In 26 months’ time the nature conservation spotlight will fall on Beijing as world leaders are expected to provide a verdict on the 2020 challenge to save nature while setting new ambition for 2030.
We (and here I would include the 10,000 people that took part in Saturday’s Walk for Wildlife) want our Prime Minister to go to that meeting with a proud record at home and prepared to support others to help wildlife around the world. The continued illegal killing of some of the UK’s most charismatic species casts a stain upon our track-record of nature conservation and erodes our legitimacy as an international leader on nature conservation.
So, to all our current politicians, please read our Birdcrime report and then take action.
Hen harrier photos courtesy of my colleague, Jack Ashton-Booth
On his blog Chris Collett rightly says there's been a 24 % decline in HH in the last decade - but that conceals the almost unbelievable fact that HH is effectively extinct as a breeding bird in England. Despite the pressures on the environment we don't actually get many extinctions of UK birds these days - the last natural one of a once widespread breeding bird was probably Red Backed Shrike. When you stop and think about it, it really is in a different realm for a bird to be extinguished so effectively by a narrow, arrogant vested interest which is sticking two fingers up to not just every one of us but the law as well.
Martin, I have read your response again, and I clearly detect that you appear to have traded your efforts to have licencing of shooting ion Scotland against my efforts to increase sentences and allow RSPB investigations results to reach court. These are not mutually exclusive endeavours. Where is you ambition? All three are on the 200 action items in the peoples manifesto. I can assure you that those powerful forces acting against us will not be so selective. I can only hope that your decision to pick and choose has not already resulted or will result in my petition not being considered by the relevant committees.
Thanks Martin. I admit I was confused. My petition can stand on it's own, and I asked initially not to collect signatures, but there are issues with the presentation of the website. However, I do not see why the RSPB could not look at petitions to governments and sign them if they agree with them as the RSPB just as the Scottish Wildlife Trust have done with mine. I only have 2 issues in my petition, raising the maximum sentence for some wildlife crimes to 3 years to allow police to set covert cameras with authorisation, and some change to the WCA to allow more RSPB evidence coming to court. I don't see why you personally and the RSPB as an entity have not signed. I do not believe that my petition should be seen as in any way conflicting with your other actions.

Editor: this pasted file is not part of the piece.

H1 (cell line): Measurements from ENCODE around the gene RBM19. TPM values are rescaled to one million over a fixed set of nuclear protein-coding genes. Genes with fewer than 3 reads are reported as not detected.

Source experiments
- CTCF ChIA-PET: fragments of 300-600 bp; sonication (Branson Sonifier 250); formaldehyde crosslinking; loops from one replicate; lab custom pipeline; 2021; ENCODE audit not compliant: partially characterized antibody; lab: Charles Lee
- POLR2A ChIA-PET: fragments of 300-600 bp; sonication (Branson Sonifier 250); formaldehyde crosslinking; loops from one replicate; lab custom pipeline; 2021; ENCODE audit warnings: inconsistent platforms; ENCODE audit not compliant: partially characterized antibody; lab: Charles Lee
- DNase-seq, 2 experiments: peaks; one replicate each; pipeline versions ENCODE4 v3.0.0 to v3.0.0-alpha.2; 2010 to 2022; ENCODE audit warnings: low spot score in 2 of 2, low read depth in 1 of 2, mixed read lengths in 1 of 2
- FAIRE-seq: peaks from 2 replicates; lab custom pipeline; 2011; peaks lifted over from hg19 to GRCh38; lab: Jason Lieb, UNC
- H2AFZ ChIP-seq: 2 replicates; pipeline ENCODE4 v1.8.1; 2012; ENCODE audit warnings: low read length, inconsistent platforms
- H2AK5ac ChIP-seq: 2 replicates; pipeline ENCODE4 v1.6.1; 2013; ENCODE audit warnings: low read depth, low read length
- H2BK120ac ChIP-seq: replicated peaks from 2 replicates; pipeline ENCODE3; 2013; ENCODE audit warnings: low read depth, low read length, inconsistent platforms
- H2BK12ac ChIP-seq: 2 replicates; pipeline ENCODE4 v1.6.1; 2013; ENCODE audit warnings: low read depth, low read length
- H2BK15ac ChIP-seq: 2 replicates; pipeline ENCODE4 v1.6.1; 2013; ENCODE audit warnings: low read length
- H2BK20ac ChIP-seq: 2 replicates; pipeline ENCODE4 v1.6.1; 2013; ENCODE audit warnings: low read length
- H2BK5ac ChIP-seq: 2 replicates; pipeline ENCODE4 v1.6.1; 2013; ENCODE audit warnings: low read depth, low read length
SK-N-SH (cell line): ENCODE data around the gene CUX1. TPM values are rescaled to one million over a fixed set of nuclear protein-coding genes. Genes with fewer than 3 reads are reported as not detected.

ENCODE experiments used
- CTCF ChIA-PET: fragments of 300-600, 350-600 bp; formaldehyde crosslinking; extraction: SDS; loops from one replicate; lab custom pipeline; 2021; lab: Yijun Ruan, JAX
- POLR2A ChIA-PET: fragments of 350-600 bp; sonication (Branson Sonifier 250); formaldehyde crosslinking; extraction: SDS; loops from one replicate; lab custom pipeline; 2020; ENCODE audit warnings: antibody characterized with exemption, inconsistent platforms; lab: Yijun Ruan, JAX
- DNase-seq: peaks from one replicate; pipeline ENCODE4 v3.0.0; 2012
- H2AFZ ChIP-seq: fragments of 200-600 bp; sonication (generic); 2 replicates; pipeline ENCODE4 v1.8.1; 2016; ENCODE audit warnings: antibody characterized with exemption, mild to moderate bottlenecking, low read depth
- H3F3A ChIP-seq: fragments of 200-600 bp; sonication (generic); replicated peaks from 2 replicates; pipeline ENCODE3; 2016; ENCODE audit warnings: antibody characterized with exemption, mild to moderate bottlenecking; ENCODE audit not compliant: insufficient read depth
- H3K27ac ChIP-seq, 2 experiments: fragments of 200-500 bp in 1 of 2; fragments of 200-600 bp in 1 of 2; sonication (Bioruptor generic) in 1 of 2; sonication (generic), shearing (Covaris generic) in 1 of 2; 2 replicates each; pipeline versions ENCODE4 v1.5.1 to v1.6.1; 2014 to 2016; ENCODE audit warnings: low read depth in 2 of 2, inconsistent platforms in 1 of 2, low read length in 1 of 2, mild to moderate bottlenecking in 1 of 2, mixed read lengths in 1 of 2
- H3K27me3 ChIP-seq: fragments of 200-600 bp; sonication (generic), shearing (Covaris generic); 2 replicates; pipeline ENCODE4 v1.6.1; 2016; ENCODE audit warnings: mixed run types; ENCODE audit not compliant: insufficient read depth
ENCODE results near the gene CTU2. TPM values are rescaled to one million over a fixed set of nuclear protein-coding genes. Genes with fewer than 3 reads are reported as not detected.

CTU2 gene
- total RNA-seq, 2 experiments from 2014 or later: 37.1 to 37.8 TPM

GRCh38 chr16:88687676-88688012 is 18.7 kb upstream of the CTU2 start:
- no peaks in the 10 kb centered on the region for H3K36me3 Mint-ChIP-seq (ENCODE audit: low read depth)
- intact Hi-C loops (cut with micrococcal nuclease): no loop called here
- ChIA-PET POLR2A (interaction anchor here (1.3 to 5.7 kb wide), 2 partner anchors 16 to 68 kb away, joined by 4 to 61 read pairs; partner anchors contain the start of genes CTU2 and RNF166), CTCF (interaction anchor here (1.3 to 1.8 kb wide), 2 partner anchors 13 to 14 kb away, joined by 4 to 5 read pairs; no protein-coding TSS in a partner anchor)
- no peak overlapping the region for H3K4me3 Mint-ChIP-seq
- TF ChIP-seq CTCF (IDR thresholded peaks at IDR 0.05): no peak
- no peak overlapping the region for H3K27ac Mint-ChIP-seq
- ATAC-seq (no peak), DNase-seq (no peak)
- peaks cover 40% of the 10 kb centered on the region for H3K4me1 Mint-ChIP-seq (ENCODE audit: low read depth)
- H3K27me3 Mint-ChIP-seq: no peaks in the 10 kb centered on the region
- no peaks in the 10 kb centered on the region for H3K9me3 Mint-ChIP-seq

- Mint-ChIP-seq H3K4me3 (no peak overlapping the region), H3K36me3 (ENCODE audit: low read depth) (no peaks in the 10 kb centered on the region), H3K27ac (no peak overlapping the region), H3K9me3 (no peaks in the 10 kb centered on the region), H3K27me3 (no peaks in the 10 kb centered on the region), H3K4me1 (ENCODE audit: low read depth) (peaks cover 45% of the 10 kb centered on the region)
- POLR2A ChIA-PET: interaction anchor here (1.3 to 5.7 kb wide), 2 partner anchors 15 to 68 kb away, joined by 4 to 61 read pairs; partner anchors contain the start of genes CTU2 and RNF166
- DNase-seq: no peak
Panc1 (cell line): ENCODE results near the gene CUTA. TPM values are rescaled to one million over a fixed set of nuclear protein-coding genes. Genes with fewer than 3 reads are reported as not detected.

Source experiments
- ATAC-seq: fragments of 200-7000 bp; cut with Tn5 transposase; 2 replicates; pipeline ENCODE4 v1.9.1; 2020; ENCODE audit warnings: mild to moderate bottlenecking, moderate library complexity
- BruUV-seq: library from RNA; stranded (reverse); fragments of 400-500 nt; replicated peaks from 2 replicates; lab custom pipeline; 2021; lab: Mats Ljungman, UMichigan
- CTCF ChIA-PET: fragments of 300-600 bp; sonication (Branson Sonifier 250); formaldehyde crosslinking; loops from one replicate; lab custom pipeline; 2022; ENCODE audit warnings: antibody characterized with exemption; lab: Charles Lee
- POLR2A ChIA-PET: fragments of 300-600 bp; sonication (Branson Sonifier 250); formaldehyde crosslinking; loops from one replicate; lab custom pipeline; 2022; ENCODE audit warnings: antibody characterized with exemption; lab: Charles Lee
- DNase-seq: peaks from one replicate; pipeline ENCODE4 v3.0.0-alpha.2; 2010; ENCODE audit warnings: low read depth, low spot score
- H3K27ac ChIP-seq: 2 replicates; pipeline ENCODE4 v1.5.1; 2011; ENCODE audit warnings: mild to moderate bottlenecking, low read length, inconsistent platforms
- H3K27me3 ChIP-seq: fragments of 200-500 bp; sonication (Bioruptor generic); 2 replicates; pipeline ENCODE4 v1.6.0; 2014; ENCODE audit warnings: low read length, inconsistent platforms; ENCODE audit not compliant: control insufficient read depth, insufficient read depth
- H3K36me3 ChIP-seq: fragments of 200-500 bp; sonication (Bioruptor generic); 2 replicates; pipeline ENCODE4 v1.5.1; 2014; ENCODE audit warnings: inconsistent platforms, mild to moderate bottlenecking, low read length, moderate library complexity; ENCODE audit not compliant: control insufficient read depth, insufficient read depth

I have spoken to my colleagues in Scotland and they have reminded me that we have recently provided evidence to the independent panel established by the Scottish Government to review grouse moor management and the potential for regulation. While it would be inappropriate to discuss this until it can be fully considered by the review panel, you can rest assured that a number of the issues you raise in your petition were included in our response. We feel that, given this review is progressing, this is the most appropriate way of taking these concerns forward.
Clearly we supported the earlier petition on gamebird licensing and I know staff have been encouraged to sign yours.
The report is good and the data is getting better. However, you say on the link you gave:" The voices calling for change are getting louder. Will you add yours?"
How do we add our voice? The RSPB needs to help or lead on this. I have a petition to the Scottish Parliament, ending this week, which seeks to improve the position in Scotland. I hope to appear at the relevant committees which may end up changing legislation. The Scottish Wildlife Trust has signed. I don't see the RSPB having signed or have much interest. Now, I've done something. The RSPB is acting, but could do so much more.